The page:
Norton Issues Call for Proposals to Tribes for Grants to Conserve Species on Tribal Land
March 23, 2004
The Interior Department’s U.S. Fish and Wildlife Service today issued a request for proposals from federally recognized tribes to conserve and recover endangered, threatened and at-risk species and other wildlife on tribal lands under theTribal Landowner Incentive (TLIP) and Tribal Wildlife grants (TWG) programs.
“Native Americans have a great knowledge of, and intimate connection to the land and its wildlife,” Interior Secretary Gale Norton said. “The goal of these two grants programs is to build partnerships with tribes and empower them to conserve tribal land and recover the wildlife.”
President Bush developed the two programs, which are similar to the new Landowner Incentive and State Wildlife grants programs to conserve and restore the habitat of threatened, endangered and at risk species on private lands. The programswere modeled after a successful program implemented by President Bush in Texas when he was governor. In January 2004, Norton announced the first round of 79 grants to 60 tribes.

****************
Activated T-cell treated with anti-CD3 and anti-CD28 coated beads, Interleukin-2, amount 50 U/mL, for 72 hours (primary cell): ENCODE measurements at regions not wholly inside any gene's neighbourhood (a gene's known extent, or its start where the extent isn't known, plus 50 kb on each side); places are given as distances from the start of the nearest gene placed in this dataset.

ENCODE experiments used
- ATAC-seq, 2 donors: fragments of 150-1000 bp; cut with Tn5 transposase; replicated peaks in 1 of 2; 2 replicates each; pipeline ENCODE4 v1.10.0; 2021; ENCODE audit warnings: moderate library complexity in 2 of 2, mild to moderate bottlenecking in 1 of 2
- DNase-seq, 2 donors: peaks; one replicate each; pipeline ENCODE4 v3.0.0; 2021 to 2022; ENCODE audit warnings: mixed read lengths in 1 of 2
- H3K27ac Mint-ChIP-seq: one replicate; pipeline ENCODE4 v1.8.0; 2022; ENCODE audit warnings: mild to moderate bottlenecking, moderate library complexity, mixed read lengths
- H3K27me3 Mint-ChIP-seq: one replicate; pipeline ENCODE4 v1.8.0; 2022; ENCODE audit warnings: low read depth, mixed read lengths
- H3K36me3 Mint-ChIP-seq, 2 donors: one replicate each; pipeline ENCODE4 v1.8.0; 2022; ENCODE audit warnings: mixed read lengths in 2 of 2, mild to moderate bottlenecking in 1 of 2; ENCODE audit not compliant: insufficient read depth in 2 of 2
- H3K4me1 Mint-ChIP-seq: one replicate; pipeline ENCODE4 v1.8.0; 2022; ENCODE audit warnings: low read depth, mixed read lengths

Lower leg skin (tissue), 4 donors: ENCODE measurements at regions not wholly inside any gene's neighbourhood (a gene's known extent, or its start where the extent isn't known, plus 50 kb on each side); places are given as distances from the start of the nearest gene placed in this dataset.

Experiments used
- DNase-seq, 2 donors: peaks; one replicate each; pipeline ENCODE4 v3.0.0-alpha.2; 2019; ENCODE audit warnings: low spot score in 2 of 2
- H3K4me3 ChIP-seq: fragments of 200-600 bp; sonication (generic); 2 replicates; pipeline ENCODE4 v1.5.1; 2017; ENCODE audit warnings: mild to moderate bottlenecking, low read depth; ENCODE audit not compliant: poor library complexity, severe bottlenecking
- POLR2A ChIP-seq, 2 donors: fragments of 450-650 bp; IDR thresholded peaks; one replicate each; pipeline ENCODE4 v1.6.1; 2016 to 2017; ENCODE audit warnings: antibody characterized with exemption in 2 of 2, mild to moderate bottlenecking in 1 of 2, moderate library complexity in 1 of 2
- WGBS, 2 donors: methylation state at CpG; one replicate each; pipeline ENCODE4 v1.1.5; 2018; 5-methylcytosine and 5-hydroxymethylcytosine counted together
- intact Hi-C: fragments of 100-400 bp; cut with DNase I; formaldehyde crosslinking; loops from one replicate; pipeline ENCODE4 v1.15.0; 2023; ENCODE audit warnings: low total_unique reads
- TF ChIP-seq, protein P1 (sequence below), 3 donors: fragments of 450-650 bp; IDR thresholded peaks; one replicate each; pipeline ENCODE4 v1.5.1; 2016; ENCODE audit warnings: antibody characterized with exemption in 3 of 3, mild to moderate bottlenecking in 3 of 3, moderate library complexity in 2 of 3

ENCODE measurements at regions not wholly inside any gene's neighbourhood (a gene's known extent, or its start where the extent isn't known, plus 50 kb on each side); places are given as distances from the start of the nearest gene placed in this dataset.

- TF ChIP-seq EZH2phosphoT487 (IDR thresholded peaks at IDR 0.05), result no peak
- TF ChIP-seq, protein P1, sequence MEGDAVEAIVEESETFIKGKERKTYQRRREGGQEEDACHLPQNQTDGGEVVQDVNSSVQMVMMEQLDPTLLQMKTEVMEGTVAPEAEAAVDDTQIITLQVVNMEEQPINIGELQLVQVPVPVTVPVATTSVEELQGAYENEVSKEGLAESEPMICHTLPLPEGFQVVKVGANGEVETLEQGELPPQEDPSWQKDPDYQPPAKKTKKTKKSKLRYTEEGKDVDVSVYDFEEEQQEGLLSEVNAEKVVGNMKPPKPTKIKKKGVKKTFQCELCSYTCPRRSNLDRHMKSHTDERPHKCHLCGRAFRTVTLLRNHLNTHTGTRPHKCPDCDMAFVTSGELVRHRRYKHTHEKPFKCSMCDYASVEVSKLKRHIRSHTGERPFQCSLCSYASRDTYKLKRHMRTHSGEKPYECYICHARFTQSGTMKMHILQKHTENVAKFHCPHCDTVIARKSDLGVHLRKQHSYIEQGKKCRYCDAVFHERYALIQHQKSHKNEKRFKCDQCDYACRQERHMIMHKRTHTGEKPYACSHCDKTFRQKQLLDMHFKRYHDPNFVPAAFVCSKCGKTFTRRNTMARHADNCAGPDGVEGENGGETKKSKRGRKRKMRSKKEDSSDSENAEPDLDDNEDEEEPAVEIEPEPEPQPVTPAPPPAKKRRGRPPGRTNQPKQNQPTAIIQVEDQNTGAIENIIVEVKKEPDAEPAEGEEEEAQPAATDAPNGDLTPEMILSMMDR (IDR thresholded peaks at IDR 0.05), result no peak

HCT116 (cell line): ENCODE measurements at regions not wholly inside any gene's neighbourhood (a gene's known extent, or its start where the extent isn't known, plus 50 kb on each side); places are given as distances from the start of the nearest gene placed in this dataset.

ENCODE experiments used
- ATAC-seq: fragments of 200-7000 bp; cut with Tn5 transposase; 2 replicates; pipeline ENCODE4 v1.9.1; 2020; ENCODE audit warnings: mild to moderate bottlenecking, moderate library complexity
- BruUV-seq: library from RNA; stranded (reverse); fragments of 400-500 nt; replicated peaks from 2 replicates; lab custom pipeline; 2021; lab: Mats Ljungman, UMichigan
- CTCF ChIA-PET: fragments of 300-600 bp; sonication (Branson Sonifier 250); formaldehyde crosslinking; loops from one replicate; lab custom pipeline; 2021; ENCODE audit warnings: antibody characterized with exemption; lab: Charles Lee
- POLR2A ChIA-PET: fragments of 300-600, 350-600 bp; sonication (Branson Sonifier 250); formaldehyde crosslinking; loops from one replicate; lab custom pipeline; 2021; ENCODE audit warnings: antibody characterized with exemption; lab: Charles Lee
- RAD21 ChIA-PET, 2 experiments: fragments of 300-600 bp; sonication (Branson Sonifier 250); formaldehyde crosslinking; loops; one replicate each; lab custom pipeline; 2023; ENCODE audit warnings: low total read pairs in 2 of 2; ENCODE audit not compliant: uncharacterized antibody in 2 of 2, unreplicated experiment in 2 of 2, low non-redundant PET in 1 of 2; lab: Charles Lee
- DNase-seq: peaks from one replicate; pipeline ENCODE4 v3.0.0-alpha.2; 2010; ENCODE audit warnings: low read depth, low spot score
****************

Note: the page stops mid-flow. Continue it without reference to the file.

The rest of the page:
“Although this is only the second time the Service is calling for proposals for the two Tribal grant programs, based on the quality of the 214 total applicationssubmitted in the first round, we anticipate reviewing many worthy applications,” said Service Director Steve Williams.
Grants in the two programs
are awarded through a competitiveprocess.In fiscal year 2004, TLIP
has nearly $3 million available for federally recognized Indian tribes
to address protection, restoration, and management of habitat to benefit
species at risk, including federally listed endangered or threatened
species, as well as proposed or candidate species. At least 25 percent
of the costs associated with each project funded under this program
must be covered by non-Federal funds. The maximum award under this
program is $150,000.
Indian Tribes have a controlling interest in more than 52 million acres of Tribal trust lands with an additional 40 million acres held by Alaskan Native Corporations. Much of this land is relatively undisturbed, providing a significant amount of rare and important fish and wildlife habitat.
The first round of grants supported projects ranging from comprehensive surveys of plant and vertebrate fish and wildlife on reservation lands in order to establish data bases to habitat and fish restoration to development of new resource management techniques. Some of theat-risk species benefiting from these projects include lake sturgeon, sage grouse, antelope, pygmy rabbits, and the eastern cougar.
The request for proposals was published in the March23, 2004, Federal Register and grant applications must be postmarked by May 24, 2004.
For grant application kits, please visit http://www.cr.nps.gov/ailo or contact Patrick Durham, Office of the Native American Liaison (202) 208 4133.
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